↓ Skip to main content

Genetics of the human Y chromosome and its association with male infertility

Overview of attention for article published in Reproductive Biology and Endocrinology, February 2018
Altmetric Badge

About this Attention Score

  • In the top 25% of all research outputs scored by Altmetric
  • High Attention Score compared to outputs of the same age (89th percentile)
  • Above-average Attention Score compared to outputs of the same age and source (62nd percentile)

Mentioned by

25 X users
1 Facebook page
4 Wikipedia pages
2 Google+ users


184 Dimensions

Readers on

350 Mendeley
You are seeing a free-to-access but limited selection of the activity Altmetric has collected about this research output. Click here to find out more.
Genetics of the human Y chromosome and its association with male infertility
Published in
Reproductive Biology and Endocrinology, February 2018
DOI 10.1186/s12958-018-0330-5
Pubmed ID

Stacy Colaco, Deepak Modi


The human Y chromosome harbors genes that are responsible for testis development and also for initiation and maintenance of spermatogenesis in adulthood. The long arm of the Y chromosome (Yq) contains many ampliconic and palindromic sequences making it predisposed to self-recombination during spermatogenesis and hence susceptible to intra-chromosomal deletions. Such deletions lead to copy number variation in genes of the Y chromosome resulting in male infertility. Three common Yq deletions that recur in infertile males are termed as AZF (Azoospermia Factor) microdeletions viz. AZFa, AZFb and AZFc. As estimated from data of nearly 40,000 Y chromosomes, the global prevalence of Yq microdeletions is 7.5% in infertile males; however the European infertile men are less susceptible to Yq microdeletions, the highest prevalence is in Americans and East Asian infertile men. In addition, partial deletions of the AZFc locus have been associated with infertility but the effect seems to be ethnicity dependent. Analysis of > 17,000 Y chromosomes from fertile and infertile men has revealed an association of gr/gr deletion with male infertility in Caucasians and Mongolian men, while the b2/b3 deletion is associated with male infertility in African and Dravidian men. Clinically, the screening for Yq microdeletions would aid the clinician in determining the cause of male infertility and decide a rational management strategy for the patient. As these deletions are transmitted to 100% of male offspring born through assisted reproduction, testing of Yq deletions will allow the couples to make an informed choice regarding the perpetuation of male infertility in future generations. With the emerging data on association of Yq deletions with testicular cancers and neuropsychiatric conditions long term follow-up data is urgently needed for infertile men harboring Yq deletions. If found so, the information will change the current the perspective of androgenetics from infertility and might have broad implication in men health.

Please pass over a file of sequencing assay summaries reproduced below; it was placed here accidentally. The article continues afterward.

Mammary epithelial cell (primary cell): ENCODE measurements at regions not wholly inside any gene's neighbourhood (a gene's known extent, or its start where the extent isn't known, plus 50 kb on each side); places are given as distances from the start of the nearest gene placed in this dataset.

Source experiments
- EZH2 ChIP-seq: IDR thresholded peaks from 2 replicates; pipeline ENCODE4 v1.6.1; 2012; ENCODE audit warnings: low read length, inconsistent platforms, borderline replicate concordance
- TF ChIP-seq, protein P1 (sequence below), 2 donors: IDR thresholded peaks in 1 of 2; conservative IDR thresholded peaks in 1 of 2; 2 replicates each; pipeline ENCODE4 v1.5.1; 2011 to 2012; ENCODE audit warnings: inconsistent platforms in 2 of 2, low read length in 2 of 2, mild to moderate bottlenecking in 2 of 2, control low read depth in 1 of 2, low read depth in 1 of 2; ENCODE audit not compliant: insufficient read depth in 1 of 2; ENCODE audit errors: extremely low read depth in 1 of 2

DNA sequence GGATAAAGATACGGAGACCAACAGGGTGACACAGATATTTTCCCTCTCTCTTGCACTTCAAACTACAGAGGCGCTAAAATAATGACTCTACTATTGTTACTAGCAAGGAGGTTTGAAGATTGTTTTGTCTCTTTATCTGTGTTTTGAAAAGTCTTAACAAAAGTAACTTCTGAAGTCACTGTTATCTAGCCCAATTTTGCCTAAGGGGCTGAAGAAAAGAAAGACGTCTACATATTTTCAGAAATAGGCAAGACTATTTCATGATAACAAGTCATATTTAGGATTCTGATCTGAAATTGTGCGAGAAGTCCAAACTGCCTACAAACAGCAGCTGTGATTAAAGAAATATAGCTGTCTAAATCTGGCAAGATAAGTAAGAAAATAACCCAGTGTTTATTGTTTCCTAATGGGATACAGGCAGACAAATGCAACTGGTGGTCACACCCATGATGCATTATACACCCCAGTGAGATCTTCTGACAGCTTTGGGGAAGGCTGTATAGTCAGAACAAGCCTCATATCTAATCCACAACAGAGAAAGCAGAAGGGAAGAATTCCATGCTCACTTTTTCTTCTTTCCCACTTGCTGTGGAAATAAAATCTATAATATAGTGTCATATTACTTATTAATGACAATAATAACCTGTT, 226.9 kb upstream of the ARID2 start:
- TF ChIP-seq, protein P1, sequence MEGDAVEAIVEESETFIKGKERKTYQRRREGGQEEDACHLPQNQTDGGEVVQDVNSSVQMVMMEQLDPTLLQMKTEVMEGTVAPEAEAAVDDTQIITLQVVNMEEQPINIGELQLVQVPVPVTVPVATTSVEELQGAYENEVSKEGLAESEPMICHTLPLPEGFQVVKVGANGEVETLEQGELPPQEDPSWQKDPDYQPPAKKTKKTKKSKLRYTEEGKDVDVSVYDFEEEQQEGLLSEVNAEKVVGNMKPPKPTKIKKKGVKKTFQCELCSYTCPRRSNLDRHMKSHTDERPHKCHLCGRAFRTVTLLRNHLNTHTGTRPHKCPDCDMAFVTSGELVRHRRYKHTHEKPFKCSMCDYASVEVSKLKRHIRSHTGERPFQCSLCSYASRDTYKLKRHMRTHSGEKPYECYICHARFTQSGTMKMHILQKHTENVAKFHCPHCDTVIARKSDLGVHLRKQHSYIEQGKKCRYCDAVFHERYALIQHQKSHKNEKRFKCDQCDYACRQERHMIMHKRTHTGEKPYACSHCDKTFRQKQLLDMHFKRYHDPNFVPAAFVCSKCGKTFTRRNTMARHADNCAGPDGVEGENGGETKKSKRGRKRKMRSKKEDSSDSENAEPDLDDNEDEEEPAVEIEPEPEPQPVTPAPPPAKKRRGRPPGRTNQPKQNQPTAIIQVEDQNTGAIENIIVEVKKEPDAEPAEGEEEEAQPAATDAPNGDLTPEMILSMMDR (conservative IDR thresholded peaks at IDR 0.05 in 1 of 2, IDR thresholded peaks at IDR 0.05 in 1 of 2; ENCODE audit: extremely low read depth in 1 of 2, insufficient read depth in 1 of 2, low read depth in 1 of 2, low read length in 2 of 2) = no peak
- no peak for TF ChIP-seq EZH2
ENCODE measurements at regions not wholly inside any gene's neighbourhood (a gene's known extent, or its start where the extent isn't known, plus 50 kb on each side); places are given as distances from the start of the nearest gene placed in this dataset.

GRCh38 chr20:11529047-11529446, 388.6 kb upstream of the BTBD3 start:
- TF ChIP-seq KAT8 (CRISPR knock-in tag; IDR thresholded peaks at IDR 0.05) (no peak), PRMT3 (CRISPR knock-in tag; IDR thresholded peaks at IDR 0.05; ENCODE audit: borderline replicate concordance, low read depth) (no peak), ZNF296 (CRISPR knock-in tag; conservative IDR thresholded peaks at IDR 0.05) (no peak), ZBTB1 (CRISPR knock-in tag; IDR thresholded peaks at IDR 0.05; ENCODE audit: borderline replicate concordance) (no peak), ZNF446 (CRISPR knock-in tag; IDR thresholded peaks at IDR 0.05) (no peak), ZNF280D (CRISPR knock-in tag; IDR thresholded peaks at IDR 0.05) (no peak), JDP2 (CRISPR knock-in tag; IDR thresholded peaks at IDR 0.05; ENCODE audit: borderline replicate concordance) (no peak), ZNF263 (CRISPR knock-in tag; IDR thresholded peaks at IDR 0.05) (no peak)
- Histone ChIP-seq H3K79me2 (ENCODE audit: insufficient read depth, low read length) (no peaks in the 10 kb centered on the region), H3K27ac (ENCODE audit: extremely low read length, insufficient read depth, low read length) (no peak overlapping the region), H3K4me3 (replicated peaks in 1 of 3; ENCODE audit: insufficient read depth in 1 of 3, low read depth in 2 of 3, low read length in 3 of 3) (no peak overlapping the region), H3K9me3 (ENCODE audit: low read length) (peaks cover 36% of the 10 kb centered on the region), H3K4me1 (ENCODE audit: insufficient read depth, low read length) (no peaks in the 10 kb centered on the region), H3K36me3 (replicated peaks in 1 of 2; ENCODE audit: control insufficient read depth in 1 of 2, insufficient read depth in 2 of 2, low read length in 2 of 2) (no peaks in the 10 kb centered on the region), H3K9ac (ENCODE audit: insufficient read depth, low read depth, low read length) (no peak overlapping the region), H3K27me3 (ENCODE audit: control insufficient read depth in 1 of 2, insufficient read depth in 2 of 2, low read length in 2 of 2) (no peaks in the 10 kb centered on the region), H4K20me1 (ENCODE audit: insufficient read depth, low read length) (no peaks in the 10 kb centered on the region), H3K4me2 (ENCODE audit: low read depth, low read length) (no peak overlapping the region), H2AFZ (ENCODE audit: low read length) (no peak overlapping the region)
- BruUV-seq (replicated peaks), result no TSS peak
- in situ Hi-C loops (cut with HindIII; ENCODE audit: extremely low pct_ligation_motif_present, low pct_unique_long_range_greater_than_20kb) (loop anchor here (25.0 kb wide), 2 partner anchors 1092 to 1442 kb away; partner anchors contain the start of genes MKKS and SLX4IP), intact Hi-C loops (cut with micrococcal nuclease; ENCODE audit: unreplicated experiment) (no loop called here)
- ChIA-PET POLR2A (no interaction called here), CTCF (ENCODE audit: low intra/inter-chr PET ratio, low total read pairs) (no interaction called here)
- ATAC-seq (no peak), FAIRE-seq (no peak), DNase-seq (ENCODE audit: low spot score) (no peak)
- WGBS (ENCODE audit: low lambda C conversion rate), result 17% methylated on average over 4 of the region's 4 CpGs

X Demographics

X Demographics

The data shown below were collected from the profiles of 25 X users who shared this research output. Click here to find out more about how the information was compiled.
Mendeley readers

Mendeley readers

The data shown below were compiled from readership statistics for 350 Mendeley readers of this research output. Click here to see the associated Mendeley record.

Geographical breakdown

Country Count As %
Unknown 350 100%

Demographic breakdown

Readers by professional status Count As %
Student > Master 48 14%
Student > Bachelor 44 13%
Researcher 33 9%
Student > Ph. D. Student 28 8%
Student > Postgraduate 21 6%
Other 48 14%
Unknown 128 37%
Readers by discipline Count As %
Biochemistry, Genetics and Molecular Biology 97 28%
Medicine and Dentistry 56 16%
Agricultural and Biological Sciences 27 8%
Neuroscience 6 2%
Nursing and Health Professions 5 1%
Other 23 7%
Unknown 136 39%
Attention Score in Context

Attention Score in Context

This research output has an Altmetric Attention Score of 24. This is our high-level measure of the quality and quantity of online attention that it has received. This Attention Score, as well as the ranking and number of research outputs shown below, was calculated when the research output was last mentioned on 11 August 2023.
All research outputs
of 24,289,456 outputs
Outputs from Reproductive Biology and Endocrinology
of 1,060 outputs
Outputs of similar age
of 334,405 outputs
Outputs of similar age from Reproductive Biology and Endocrinology
of 16 outputs
Altmetric has tracked 24,289,456 research outputs across all sources so far. Compared to these this one has done particularly well and is in the 93rd percentile: it's in the top 10% of all research outputs ever tracked by Altmetric.
So far Altmetric has tracked 1,060 research outputs from this source. They typically receive a lot more attention than average, with a mean Attention Score of 10.5. This one has done particularly well, scoring higher than 93% of its peers.
Older research outputs will score higher simply because they've had more time to accumulate mentions. To account for age we can compare this Altmetric Attention Score to the 334,405 tracked outputs that were published within six weeks on either side of this one in any source. This one has done well, scoring higher than 89% of its contemporaries.
We're also able to compare this research output to 16 others from the same source and published within six weeks on either side of this one. This one has gotten more attention than average, scoring higher than 62% of its contemporaries.